Are 12-Step Meetings Required in Every Sober Living Facility?

12-step meetings required in sober livingIn some sober living homes, residents are asked to attend a certain number of 12-step meetings each week. On occasion, 12-step meetings are held in the house on a weekly basis. In most sober living homes, however, 12-step meetings are recommended but not required for residents.

The Benefits of 12-Step Meetings

Twelve-step meetings are a traditional means of assisting patients to remain actively engaged with their recovery from addiction and drug abuse. It’s especially effective because it can provide a familiar experience that takes the patient from rehab to sober living to home. Attending 12-step meetings from the beginning of treatment and continuing throughout recovery can help to create a more seamless transition and give residents a therapeutic “home” that is safe and constant no matter what else may come.

The Function of the 12-Step Program

There are 12-step meetings in almost every city in the world, and in some places, they are scheduled daily, even multiple times a day, in order to provide options for attendees with varying schedules. Many people have one group that they attend regularly and call it their “home group” and attend other meetings as needed. Some meetings explore the tenets of recovery as described in the Big Book while others pick a discussion topic relevant to recovery or focus on the “share” of someone who has been clean and sober for a while and then open up to allow for those in attendance to share as well.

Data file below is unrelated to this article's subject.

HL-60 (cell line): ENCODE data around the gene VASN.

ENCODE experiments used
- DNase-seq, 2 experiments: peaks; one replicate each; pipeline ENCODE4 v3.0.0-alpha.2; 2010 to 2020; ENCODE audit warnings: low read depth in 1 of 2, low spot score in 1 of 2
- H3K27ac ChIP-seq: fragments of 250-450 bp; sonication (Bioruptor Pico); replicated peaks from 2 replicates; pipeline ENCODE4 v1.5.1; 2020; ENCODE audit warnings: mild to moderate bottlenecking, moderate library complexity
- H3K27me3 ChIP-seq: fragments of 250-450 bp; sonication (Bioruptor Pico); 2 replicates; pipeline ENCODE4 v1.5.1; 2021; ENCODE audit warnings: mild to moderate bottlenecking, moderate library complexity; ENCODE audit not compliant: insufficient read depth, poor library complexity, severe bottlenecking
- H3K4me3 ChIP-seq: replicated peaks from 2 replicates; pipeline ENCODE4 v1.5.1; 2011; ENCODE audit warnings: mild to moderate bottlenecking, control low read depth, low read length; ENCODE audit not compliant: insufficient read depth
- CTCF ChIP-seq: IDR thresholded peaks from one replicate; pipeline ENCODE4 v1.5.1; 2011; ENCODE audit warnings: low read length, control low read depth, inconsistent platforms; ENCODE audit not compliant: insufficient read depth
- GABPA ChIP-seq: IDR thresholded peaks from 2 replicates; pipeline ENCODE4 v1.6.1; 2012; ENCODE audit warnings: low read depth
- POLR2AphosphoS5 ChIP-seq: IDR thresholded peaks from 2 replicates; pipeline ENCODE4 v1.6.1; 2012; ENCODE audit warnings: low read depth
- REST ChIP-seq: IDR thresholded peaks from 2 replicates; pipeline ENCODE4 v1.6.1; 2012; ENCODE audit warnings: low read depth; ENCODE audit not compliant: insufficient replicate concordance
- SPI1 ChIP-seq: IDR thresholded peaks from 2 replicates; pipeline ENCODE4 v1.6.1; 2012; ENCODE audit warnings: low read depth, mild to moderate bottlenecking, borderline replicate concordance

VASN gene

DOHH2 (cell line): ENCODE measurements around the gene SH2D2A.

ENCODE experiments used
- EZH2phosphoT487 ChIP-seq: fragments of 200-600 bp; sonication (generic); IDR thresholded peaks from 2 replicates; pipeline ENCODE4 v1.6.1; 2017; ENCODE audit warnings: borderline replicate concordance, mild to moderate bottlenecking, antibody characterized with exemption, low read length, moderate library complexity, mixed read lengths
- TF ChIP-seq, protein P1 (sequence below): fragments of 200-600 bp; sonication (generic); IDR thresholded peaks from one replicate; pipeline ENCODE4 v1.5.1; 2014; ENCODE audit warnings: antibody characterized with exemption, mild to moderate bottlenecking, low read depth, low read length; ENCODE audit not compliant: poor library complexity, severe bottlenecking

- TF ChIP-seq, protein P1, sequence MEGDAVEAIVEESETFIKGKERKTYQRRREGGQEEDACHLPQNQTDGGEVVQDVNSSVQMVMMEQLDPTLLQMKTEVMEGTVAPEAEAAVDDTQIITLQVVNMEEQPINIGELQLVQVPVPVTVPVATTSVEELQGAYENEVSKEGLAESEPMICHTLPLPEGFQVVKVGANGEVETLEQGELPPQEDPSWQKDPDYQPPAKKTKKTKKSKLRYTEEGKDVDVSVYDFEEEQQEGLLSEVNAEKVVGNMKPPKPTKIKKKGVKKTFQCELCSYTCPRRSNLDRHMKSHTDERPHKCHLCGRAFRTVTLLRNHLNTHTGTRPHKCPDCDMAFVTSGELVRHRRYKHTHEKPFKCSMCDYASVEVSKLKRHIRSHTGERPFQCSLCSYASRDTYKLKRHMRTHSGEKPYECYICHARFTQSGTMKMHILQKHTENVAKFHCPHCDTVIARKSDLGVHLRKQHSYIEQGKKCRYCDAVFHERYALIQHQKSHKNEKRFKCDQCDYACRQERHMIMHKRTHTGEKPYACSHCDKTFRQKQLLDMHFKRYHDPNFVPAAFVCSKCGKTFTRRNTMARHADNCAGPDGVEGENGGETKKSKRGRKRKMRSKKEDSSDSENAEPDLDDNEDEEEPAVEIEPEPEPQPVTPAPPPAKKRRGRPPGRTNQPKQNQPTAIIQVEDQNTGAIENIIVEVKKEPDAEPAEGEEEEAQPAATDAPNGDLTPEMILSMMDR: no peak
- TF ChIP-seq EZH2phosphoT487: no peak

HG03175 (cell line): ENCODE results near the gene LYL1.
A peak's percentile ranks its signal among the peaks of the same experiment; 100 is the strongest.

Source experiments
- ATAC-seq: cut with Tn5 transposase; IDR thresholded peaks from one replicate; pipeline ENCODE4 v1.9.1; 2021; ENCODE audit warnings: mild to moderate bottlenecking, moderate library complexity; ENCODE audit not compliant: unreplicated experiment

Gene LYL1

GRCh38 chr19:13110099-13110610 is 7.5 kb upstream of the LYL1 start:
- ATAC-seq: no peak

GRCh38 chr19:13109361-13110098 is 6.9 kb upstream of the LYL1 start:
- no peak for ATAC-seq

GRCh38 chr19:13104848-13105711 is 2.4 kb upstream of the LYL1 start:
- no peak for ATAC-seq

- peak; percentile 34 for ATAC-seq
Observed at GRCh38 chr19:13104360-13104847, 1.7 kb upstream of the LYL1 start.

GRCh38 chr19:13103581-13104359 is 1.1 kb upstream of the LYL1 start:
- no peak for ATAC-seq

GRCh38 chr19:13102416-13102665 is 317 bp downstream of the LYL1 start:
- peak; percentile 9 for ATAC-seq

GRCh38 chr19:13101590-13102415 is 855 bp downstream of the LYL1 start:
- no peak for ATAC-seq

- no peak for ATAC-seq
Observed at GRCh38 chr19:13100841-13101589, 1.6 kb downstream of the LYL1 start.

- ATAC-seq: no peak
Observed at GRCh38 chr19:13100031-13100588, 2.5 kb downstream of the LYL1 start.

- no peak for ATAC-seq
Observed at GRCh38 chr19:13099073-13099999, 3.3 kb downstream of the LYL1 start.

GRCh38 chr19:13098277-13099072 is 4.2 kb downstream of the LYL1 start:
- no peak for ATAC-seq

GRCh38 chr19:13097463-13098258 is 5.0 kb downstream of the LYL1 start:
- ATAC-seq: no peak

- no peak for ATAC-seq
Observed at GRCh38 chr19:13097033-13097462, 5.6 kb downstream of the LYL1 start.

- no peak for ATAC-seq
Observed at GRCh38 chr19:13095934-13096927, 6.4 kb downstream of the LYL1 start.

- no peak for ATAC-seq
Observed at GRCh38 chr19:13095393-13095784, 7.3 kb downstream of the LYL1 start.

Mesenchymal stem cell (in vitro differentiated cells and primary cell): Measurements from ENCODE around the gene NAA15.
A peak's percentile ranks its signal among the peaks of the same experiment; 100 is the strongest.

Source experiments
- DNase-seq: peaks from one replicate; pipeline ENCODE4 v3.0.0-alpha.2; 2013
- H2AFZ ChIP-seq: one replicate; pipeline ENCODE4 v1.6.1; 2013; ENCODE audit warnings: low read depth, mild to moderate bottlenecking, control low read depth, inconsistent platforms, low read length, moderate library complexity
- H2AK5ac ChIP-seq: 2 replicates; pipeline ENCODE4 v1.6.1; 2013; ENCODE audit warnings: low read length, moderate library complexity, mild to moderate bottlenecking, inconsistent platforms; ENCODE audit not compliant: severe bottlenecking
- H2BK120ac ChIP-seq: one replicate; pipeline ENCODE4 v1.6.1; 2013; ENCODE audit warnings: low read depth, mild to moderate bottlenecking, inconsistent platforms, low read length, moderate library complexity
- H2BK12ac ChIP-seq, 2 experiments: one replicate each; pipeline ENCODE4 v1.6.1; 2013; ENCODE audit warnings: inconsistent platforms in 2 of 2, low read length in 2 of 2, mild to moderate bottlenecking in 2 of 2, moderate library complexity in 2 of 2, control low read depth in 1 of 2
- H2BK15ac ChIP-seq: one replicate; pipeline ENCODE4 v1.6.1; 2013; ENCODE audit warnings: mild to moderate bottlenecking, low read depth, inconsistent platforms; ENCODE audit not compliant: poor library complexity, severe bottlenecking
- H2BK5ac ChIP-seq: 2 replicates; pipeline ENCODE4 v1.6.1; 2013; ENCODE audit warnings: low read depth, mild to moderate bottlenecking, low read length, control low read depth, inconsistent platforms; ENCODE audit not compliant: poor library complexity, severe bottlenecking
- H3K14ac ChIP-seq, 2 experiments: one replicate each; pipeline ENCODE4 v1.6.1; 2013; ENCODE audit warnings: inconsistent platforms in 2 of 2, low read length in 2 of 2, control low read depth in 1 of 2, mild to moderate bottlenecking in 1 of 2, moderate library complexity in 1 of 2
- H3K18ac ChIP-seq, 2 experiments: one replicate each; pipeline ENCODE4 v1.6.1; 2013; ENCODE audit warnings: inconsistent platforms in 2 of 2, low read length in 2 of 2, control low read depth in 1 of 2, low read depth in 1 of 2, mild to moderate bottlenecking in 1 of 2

Here are a few 12-step facts for those who are unfamiliar with the process:

  • “Temporary” sponsors are other attendees at meetings who volunteer to serve in this capacity to those who would like to meet with someone regularly to “work the steps.”
  • There are meetings that are gender-specific, anywhere from 45 to 90 minutes in length, closed to people who are not in recovery, for specific populations (e.g., gay and lesbian, parents, or those of a certain age), and focused on the 12 traditions or exploring certain topics.
  • Anonymity of attendees is highly prioritized, and it is expected that attendees will keep the confidence of those who choose to share in the meetings.
  • There is no “cross talk” allowed, which means that when one person speaks, it is expected that no one will raise their hand and specifically address what someone else shared.
  • People are invited to talk to one another, exchange numbers for support, and discuss a personal share after meetings as they feel comfortable.
  • No one is required to continue to attend 12-step meetings for any length of time, sign any contracts, commit to being a member of the group in any way, or give any money to the organization.

‘Take What You Need’

There’s a saying that is often repeated among 12-step attendees when one or more members is uncomfortable or unhappy with someone else in attendance, something that was said, or one of the aspects of the program: “Take what you need and leave the rest.” This means that attendees who find something helpful in attending 12-step meetings are invited to focus on that and ignore those things they find problematic.

Learn more about how 12-steps meetings can inform recovery and augment a sober living stay when you contact us at the phone number listed above.